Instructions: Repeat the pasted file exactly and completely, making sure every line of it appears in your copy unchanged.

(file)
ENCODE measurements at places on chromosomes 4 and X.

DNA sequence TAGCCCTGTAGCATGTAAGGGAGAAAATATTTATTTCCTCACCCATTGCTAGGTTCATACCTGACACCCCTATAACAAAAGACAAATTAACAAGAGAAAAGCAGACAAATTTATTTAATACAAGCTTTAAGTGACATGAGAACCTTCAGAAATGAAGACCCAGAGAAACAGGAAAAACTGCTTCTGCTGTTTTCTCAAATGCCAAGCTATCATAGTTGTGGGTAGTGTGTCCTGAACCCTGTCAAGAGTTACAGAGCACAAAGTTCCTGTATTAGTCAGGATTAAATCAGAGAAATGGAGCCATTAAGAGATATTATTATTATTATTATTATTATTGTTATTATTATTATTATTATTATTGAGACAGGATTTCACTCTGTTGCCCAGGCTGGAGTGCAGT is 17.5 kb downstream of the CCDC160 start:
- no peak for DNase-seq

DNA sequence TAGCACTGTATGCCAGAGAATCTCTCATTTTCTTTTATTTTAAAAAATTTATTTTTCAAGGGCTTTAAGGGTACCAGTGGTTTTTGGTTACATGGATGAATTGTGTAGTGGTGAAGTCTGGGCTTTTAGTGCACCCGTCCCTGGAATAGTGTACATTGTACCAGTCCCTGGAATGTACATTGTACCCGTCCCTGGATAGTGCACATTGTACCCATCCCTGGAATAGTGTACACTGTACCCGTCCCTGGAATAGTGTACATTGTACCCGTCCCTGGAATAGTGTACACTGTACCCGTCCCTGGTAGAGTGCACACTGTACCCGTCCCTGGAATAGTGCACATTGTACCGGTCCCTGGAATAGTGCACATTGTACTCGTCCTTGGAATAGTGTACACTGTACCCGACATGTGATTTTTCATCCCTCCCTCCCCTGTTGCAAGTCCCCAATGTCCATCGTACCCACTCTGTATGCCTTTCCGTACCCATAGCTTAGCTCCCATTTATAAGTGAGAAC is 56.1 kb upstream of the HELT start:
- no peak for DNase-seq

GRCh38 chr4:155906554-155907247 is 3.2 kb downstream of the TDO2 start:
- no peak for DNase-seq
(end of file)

ENCODE measurements at places on chromosomes 4 and X.

DNA sequence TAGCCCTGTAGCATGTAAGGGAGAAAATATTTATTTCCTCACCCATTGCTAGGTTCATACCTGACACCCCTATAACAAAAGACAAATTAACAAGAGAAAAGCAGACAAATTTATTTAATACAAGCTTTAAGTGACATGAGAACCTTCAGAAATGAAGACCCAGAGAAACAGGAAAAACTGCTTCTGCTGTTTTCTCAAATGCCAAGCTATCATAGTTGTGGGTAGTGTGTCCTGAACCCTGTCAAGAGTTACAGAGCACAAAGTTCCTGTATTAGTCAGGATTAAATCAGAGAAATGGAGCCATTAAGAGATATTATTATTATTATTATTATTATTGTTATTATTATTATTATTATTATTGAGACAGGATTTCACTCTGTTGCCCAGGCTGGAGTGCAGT is 17.5 kb downstream of the CCDC160 start:
- no peak for DNase-seq

DNA sequence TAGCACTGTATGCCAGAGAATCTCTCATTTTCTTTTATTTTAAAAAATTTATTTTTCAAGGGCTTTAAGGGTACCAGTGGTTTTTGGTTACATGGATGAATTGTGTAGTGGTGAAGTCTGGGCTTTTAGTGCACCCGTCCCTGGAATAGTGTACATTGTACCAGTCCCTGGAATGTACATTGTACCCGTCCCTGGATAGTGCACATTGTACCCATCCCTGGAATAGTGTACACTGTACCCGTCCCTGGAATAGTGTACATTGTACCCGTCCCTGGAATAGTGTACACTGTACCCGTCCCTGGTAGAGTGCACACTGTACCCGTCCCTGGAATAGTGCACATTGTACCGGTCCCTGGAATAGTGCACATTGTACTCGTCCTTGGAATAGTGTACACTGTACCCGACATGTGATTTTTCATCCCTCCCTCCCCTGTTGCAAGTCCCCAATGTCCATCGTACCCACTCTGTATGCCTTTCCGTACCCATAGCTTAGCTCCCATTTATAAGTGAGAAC is 56.1 kb upstream of the HELT start:
- no peak for DNase-seq

GRCh38 chr4:155906554-155907247 is 3.2 kb downstream of the TDO2 start:
- no peak for DNase-seq